Pop goes the bal­loon pay­ment

Are bike buy­ers about to give up their new­found love af­fair with PCP?

Motorcycle News (UK) - - Buying & Selling -

I’m go­ing to talk about some­thing slightly dif­fer­ent this week: PCP deals. I re­cently read in the fi­nan­cial pages that, in the US, banks are sell­ing car fi­nance deals as bonds. Take 10,000 fi­nance con­tracts, bun­dle them to­gether, and sell them to in­vestors who will sup­pos­edly make their money on the in­ter­est paid by these bonds.

Only some­thing’s go­ing wrong. The de­fault rate is way higher than it should be – it’s about 35%, ac­tu­ally. That’s right – more than one buyer in three is hand­ing back the keys and the ve­hi­cle and walk­ing away. The in­ter­est rates payable on these bonds has been go­ing up. It’s now more than 8%. Why? Be­cause the in­ter­est rate re­flects the risk fac­tor.

Does this ring any bells? Per­haps if I used the term ‘sub-prime’, it might. Yup, this is ex­actly what hap­pened with mort­gage bonds, to trigger the 2008 fi­nan­cial crash.

I know I’m a Cas­san­dra, but I think this is se­ri­ous. As I warned a year or more ago, in­fla­tion is now ris­ing and in­ter­est rates are likely to fol­low. Wages are stag­nat­ing. A PCP deal is great value at (say) £130 a month for a su­per­bike, but you don’t own the thing. You’re only rent­ing it. At the end of the con­tract you must pay the large out­stand­ing pay­ment or – and this is what the in­dus­try likes – use the bike as the de­posit on the next PCP deal, and start again.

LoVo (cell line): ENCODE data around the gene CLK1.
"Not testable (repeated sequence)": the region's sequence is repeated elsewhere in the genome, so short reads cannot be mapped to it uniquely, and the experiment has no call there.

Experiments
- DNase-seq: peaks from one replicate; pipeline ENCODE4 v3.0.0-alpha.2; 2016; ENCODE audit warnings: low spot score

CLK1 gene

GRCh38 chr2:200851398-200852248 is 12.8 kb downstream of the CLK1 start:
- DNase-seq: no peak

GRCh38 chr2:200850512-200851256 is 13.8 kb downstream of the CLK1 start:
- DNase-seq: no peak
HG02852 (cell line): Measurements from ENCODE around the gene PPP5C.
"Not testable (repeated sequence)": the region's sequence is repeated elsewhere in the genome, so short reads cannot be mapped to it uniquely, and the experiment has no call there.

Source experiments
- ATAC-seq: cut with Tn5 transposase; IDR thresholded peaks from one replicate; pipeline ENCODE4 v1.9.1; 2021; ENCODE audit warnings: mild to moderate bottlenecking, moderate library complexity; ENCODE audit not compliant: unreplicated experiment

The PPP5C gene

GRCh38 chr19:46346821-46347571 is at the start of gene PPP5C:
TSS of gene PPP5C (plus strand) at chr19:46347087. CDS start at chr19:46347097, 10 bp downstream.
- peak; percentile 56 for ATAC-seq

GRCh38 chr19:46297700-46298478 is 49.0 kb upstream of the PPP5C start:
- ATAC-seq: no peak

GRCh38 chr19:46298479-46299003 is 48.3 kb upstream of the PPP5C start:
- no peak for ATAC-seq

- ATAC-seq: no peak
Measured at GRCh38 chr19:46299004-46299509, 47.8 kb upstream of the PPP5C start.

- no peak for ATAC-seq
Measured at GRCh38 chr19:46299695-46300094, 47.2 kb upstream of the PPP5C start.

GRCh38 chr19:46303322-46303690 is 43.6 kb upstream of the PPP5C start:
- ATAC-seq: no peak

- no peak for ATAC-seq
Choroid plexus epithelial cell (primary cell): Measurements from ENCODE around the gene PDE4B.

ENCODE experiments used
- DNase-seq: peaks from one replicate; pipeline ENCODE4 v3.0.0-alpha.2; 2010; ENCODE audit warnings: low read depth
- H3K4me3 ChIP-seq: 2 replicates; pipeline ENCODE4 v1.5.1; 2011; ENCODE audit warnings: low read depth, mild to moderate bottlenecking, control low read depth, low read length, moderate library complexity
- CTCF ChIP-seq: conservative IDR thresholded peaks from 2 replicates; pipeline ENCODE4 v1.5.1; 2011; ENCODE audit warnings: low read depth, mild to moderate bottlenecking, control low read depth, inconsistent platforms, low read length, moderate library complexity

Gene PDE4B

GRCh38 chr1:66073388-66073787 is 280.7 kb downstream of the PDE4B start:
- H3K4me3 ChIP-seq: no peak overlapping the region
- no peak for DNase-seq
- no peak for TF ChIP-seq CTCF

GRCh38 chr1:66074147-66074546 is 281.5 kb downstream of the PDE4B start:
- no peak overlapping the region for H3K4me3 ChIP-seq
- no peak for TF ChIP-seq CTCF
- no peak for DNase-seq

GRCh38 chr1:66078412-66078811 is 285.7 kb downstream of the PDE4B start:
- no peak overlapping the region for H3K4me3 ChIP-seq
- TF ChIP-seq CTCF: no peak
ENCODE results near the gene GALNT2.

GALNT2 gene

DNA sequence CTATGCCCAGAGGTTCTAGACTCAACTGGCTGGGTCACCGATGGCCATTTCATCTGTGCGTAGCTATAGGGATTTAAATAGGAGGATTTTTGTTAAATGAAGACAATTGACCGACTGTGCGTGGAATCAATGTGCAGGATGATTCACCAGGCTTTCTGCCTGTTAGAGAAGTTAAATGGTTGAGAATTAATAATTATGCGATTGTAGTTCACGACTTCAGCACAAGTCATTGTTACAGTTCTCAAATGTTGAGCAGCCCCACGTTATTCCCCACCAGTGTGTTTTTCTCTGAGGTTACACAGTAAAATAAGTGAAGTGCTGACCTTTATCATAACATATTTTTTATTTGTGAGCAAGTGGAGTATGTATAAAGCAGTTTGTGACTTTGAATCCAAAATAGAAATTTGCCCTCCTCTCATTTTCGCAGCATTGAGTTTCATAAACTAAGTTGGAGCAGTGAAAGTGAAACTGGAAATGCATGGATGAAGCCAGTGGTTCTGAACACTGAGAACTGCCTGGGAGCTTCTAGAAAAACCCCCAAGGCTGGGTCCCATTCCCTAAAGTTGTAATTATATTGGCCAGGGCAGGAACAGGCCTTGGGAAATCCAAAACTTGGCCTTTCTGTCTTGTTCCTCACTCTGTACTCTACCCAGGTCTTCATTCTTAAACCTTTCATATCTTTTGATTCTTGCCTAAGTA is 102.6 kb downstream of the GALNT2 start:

I re­ally doubt that many buy­ers salt away the ex­tra cash to meet the fi­nal pay­ment. Hu­mans don’t work that way. The money’s gone on a hol­i­day, new kitchen, what­ever.

I think there will be more peo­ple re­ject­ing fi­nal own­er­ship, and prob­a­bly also a new PCP deal, to buy a cheap used bike in­stead. And they will be cheap, be­cause if the wheels do come off PCP, there will be a glut of used bikes on the mar­ket.

Newspapers in English

Newspapers from UK

© PressReader. All rights reserved.